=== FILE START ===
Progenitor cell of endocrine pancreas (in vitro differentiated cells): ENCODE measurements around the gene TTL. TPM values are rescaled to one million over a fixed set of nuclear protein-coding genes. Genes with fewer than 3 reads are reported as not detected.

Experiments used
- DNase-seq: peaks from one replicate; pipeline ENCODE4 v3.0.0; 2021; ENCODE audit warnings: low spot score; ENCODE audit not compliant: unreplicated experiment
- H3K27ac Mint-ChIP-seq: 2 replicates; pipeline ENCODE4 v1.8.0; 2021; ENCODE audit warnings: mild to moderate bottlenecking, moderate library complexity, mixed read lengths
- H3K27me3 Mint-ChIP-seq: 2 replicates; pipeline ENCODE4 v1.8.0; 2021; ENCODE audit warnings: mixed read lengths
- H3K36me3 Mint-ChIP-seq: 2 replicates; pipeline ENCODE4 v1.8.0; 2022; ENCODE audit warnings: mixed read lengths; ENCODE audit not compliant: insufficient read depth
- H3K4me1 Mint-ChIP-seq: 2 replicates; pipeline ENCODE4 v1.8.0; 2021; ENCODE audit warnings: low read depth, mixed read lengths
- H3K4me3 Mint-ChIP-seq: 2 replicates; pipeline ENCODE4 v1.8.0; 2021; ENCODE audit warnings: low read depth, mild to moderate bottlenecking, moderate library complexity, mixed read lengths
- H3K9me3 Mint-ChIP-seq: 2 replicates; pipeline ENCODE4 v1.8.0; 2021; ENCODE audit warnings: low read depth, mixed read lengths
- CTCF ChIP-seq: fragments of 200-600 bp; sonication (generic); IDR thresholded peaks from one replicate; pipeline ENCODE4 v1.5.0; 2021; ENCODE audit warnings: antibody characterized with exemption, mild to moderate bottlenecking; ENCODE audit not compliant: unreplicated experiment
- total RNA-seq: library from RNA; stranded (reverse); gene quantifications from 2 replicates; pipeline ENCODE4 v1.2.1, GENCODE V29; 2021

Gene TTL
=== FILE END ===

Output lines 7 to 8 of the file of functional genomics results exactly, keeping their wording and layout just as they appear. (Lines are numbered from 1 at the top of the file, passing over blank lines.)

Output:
- H3K4me1 Mint-ChIP-seq: 2 replicates; pipeline ENCODE4 v1.8.0; 2021; ENCODE audit warnings: low read depth, mixed read lengths
- H3K4me3 Mint-ChIP-seq: 2 replicates; pipeline ENCODE4 v1.8.0; 2021; ENCODE audit warnings: low read depth, mild to moderate bottlenecking, moderate library complexity, mixed read lengths